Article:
The performing arts can address critical issues by sparking important, thought-provoking discussions on a wide array of topics, including social justice and inclusivity; and it is through the arts that we can begin to destroy negative stereotypes and offer a local and global perspective to all who consume it.
It is with this critical mission in mind that the IDEA initiative was born. IDEA – inclusivity, diversity, equity, and access – developed by the Van Wezel Performing Arts Hall education department and made possible through the Van Wezel Foundation’s generous philanthropy, recently concluded a first-of-its-kind Artist-in-residence program with the Bilingual Hip-Hop Artist, Producer, Activist and Scholar Olmeca.
A Kennedy Center Artist Fellow, Olmeca grew up in L.A. and Mexico, a reality that brewed his blending of music genres and cultural sensitivity. Currently, Olmeca is celebrating the release of his new album, “DEFINE.” While he is widely respected for his lyrical content, experts value the production, and educators utilize Olmeca’s music in their classrooms. This, along with his social commentary and community efforts, makes Olmeca a stand-alone artist in how he can intersect various identities and demographics. It is also for this reason that he is not only a gifted performing artist, but a university lecturer doing guest lectures, residencies, and keynote speeches in universities throughout the United States.
While the pandemic challenged the IDEA initiative, in partnership with the incredible Olmeca, we were still able to deliver a culturally responsive year-long program to the community by seamlessly melding digital events with in-person ones to form a hybrid prototype that can serve as a model, not only for future Artist-in-residence programs in Sarasota and the Southwest region at large, but nationally.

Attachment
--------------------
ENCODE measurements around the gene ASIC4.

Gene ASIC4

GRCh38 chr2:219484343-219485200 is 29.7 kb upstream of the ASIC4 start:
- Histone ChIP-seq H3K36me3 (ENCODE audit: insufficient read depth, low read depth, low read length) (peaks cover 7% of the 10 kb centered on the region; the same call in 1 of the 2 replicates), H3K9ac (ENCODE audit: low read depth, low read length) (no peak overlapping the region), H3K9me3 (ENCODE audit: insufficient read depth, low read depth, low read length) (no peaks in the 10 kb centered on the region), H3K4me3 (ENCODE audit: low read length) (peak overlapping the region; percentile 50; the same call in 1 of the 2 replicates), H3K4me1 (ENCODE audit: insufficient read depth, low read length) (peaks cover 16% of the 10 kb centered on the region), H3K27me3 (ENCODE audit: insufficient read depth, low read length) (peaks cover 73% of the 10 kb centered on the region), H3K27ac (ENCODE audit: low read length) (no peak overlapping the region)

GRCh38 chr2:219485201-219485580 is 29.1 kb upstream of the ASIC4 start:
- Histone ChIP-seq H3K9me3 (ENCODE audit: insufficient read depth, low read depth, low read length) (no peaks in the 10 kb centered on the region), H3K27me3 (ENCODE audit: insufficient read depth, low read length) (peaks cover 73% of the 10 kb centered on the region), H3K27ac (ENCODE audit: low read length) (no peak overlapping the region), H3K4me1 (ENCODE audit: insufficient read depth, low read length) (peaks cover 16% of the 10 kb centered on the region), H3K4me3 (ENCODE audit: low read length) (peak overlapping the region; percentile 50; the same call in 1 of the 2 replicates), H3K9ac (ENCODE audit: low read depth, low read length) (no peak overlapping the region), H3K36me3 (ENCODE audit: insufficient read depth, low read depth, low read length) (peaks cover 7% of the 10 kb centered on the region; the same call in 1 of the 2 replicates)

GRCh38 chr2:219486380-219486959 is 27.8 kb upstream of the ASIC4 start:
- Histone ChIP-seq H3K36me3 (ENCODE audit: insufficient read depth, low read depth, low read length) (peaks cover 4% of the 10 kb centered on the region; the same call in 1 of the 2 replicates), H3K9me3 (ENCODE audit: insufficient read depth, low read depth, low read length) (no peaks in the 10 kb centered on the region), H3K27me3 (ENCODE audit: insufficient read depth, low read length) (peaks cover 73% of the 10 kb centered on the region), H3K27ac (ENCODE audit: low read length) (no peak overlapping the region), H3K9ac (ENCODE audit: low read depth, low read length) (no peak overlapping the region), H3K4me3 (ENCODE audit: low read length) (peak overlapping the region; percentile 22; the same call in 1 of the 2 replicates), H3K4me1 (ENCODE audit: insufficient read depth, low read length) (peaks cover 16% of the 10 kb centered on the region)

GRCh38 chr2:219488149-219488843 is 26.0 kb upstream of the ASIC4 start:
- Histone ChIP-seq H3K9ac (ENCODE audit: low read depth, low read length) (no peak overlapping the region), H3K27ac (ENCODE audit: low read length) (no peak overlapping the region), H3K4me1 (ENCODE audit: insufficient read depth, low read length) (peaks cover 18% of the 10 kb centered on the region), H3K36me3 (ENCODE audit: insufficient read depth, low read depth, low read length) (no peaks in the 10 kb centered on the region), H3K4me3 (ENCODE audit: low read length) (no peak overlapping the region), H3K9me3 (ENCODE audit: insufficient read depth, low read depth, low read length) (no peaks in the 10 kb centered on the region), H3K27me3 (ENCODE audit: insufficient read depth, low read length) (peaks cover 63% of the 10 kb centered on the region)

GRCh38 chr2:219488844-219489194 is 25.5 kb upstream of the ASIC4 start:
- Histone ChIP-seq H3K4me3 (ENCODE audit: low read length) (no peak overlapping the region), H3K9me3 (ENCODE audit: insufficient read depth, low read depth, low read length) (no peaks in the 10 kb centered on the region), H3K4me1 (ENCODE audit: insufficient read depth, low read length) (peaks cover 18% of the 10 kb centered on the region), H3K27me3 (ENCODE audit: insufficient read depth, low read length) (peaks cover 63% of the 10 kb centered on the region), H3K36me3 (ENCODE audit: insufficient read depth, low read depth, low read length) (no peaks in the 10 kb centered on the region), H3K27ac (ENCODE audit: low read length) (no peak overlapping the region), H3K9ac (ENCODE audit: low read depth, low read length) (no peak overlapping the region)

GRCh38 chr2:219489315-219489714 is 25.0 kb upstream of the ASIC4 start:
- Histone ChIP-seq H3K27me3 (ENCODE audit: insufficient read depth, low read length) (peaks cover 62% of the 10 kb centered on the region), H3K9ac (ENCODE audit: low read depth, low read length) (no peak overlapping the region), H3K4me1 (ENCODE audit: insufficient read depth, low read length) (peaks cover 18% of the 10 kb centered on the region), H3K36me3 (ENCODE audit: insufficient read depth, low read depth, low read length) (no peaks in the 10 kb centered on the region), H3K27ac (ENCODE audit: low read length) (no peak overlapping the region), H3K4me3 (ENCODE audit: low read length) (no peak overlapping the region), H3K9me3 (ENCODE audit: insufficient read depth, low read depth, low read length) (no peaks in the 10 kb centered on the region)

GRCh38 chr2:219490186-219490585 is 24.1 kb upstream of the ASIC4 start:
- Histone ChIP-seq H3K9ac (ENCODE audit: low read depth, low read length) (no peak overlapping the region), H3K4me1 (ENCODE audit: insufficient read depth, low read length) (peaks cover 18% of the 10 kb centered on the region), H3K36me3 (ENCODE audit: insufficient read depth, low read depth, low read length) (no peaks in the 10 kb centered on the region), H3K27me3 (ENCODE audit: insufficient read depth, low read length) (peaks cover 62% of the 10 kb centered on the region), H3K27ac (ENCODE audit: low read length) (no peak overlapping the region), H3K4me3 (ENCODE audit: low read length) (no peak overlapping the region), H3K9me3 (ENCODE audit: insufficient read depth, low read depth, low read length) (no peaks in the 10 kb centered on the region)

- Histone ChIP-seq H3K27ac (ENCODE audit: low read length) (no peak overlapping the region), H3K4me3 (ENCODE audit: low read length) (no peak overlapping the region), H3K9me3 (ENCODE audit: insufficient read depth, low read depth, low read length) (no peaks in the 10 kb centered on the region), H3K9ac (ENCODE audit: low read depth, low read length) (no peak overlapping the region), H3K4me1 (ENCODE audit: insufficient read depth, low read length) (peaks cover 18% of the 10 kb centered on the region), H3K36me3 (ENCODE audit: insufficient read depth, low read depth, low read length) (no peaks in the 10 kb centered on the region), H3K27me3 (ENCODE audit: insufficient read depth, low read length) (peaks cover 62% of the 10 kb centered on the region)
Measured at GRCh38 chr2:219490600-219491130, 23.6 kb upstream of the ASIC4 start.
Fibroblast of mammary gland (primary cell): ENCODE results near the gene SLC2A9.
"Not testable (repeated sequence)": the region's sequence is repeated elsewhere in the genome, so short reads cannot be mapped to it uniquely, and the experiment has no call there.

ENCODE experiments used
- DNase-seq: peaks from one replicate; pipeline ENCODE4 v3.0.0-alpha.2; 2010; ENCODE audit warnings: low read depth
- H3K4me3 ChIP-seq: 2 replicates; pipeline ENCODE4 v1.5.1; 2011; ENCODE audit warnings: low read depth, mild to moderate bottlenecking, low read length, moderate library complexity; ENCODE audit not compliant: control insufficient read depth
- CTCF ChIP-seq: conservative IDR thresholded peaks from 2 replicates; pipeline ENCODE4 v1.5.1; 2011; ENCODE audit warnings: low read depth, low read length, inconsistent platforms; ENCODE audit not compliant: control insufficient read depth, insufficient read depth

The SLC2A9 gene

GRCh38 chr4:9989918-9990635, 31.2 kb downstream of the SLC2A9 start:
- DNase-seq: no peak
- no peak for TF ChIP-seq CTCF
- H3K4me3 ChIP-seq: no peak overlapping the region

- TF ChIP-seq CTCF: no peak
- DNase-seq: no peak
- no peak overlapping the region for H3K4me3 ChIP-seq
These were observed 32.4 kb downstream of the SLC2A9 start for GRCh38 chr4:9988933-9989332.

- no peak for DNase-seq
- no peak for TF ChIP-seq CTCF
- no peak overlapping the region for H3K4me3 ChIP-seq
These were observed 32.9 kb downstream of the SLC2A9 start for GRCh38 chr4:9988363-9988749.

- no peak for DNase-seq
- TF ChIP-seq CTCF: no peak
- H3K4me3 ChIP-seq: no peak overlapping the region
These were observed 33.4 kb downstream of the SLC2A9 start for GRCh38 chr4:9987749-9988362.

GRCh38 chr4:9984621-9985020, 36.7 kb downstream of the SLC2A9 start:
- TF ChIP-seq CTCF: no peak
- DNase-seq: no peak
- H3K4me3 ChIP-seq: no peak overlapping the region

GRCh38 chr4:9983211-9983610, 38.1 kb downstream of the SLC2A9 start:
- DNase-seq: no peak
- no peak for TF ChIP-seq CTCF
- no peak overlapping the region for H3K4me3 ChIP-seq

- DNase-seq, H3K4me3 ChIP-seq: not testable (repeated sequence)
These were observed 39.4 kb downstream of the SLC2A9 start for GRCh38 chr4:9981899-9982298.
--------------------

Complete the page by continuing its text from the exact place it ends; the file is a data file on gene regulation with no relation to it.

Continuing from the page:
Throughout his year-long residency, Olmeca engaged educators, students, families and community leaders in virtual trainings, workshops and performances designed to utilize the performing arts to build culturally responsive communities and classrooms.
In the final week, we were able to host Olmeca in our beloved Sarasota, where he led curated in-person community lectures, workshops, a master class, and capped it off with a free, bilingual community performance. During the concert on the Van Wezel Lawn – the first live performance since the beginning of the pandemic – Olmeca mixed his signature music genres, Hip-Hop and Latin Alternative, to an engaged audience that consisted of all ages and backgrounds, bringing our community together as one.
Throughout his residency – both virtually and in person – Olmeca delivered incomparable teachings and performances, that were as empowering as they were inspiring.
Thanks to the generosity of the Van Wezel Foundation, Jenne Britell and the Gulf Coast Community Foundation this groundbreaking residency was made possible. The Van Wezel Foundation is dedicated to expanding on the IDEA initiative into the future, as we recognize the importance of bringing social justice scholars, like Olmeca, to our community, to reflect the diversity of communities and connect, through the arts, with different cultural perspectives.
At the Van Wezel Foundation, we believe that the arts can open a world of new possibilities for all, and that message was truly embodied by Olmeca, and we look forward to continuing this important mission-driven work.
– Cheryl Mendelson, CEO of the Van Wezel Foundation